Java 8 development on Linux/WSL with Visual Studio Code on Windows 10

Linux on Windows via WSL 2, has become a great development environment when targeting cloud containers and functions.  Windows has a shot at becoming the favorite desktop for users building Linux applications.

Visual Studio Code (VSCode) is a great IDE. VSCode can run in a split GUI/Server fashion with the GUI in Windows and all the full SDLC executing on Linux.
  • Development happens inside the Linux, WSL2 leveraging VS Code Server
  • The GUI happens as a real part of the Windows Desktop and connects to Remote VSCode servers, in this case in WSL Linux

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Java Development

VSCode's Java integration is built on top of Java 11.  This means you probably will end up with Java 11 JDK installed in WSL2 Linux and in Windows.  By default, applications will be Compiled with Java 11.  

You can target application compilation against versions other than the one used by the IDE. This is done by installing the needed Java versions on the Linux side and adding the Java installation locations to the list of targeting options in the settings.  In my case, I'm targeting Java 8.


Managing VSCode Java Extensions

VSCode extensions can be installed in the local, GUI, VSCode or they can be installed in the remove VSCode servers. In this case, we are doing development in a remote server in Linux so we need to install extensions in both places.
  • The Java Extensions Pack must be installed in the remote VSCode server.
  • Several Remote enablement extensions must be installed locally.

Setting the IDE Java Version and the Default Target

The Java Runtime configuration is used by the Java Extension.  It will also be used as part of the build and execution process if no other configuration is done.
  1.  Ctrl-Shift-P
  2. Java: Configure Java Runtime

Standard Configuration

The Java Development Kit looks in 4 different places to find the current JDK in the following order. This is the version of Java used by the extension and as part of building and testing Java applications.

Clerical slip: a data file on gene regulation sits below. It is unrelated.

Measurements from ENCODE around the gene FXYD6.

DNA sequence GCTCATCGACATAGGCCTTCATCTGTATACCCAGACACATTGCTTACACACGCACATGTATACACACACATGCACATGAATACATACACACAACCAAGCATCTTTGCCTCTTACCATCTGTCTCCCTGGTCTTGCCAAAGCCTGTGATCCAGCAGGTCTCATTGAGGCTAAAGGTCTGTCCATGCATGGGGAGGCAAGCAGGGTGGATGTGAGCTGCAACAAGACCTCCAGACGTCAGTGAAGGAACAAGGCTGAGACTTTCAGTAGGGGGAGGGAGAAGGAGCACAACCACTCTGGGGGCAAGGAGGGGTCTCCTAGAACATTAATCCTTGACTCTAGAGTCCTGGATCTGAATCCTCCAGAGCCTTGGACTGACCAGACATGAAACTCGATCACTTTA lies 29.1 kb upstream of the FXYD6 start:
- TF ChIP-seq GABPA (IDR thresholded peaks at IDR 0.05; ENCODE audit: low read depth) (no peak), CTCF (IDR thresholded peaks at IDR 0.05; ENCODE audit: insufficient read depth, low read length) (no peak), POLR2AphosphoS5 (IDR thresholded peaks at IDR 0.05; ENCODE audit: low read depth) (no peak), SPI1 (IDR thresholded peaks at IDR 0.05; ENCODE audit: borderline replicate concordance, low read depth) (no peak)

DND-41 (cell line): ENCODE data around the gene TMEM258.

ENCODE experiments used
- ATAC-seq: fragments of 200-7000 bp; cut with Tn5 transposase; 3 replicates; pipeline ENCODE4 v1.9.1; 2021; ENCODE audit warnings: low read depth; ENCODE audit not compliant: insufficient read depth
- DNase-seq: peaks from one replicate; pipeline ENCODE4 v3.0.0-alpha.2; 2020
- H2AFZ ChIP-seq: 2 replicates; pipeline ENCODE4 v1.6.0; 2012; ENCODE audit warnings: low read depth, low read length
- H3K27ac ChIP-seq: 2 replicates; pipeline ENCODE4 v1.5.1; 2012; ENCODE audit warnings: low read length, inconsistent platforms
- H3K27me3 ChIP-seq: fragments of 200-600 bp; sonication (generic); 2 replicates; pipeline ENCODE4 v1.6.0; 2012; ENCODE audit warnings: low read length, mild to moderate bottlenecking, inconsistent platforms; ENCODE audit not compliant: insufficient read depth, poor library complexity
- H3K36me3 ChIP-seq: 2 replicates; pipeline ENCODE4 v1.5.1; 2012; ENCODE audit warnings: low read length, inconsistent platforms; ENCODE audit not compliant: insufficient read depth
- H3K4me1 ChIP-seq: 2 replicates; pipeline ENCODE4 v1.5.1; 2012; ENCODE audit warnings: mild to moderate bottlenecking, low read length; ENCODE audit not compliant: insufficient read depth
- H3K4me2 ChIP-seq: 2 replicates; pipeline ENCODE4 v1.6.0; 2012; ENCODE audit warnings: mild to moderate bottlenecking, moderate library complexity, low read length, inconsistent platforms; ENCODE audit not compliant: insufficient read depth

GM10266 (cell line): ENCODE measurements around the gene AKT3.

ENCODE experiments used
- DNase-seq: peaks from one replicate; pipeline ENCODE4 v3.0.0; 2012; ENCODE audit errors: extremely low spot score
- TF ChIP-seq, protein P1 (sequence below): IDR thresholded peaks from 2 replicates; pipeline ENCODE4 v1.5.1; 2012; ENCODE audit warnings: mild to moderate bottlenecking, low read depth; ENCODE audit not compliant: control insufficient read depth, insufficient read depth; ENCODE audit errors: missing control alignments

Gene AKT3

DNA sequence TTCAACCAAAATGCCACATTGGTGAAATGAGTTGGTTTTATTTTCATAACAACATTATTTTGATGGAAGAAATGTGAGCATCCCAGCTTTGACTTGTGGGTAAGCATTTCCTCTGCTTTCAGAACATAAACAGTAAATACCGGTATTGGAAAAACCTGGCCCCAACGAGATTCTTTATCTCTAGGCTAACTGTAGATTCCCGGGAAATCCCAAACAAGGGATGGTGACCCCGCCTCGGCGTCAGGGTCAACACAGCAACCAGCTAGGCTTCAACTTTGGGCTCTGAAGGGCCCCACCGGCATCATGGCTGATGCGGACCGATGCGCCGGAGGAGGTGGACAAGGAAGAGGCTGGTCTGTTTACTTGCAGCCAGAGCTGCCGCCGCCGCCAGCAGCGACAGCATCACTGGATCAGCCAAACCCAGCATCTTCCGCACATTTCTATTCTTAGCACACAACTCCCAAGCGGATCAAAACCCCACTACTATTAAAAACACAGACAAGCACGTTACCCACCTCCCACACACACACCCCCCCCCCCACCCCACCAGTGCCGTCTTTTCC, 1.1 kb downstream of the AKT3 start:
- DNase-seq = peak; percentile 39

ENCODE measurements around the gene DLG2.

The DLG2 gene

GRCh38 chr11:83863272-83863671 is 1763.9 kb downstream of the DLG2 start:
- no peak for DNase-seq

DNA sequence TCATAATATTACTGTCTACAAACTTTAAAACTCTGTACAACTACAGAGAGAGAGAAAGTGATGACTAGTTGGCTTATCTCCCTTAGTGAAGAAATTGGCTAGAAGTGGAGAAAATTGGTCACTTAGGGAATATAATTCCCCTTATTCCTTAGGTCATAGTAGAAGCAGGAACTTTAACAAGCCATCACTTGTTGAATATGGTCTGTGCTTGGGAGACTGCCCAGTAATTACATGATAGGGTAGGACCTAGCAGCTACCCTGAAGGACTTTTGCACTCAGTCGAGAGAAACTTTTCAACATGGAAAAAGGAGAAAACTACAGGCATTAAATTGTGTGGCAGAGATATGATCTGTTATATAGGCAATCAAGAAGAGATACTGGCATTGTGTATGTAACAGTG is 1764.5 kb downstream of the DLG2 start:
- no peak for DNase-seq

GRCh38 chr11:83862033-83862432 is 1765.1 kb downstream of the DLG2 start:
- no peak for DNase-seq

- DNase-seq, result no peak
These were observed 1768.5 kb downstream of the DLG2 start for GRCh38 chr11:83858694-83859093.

Making all Installed JDK Versions Visible to Project

We want to make all installed versions visible to the IDE for compilation, testing and, execution. We will make configuration changes in the appropriate settings.json file.  

Find and set the Preferences

  1. Ctrl-Shift-P
  2. Enter Preferences
  3. Select any of the Preferences: Open options

Three Different Preferences with Different Scopes

You can see here the three different scopes 
  1. User scoped on the windows host
  2. User scoped on the Linux host
  3. Project Workspace scoped

Telling the Java / Eclipse Extensions where Java is

We need to manually tell the VS Code server what Java versions are available.  No standard Java environment variables support this so we will configure it in settings.json.

  1. Click on the  Remote [WSL: Ubuntu] tab
  2. Click on the Edit in settings.json
  3. Make the following change in  ~.vscode-server/data/Machine/settings.json
    "java.configuration.runtimes": [

Your project should now see Java 8 and build/run with it if configured to do so


This all assumes you want to compile and test and possibly run using Java 8.  This is useful when the target platform, Function, Compute doesn't support the same version of Java as the VSCode Java Extension.


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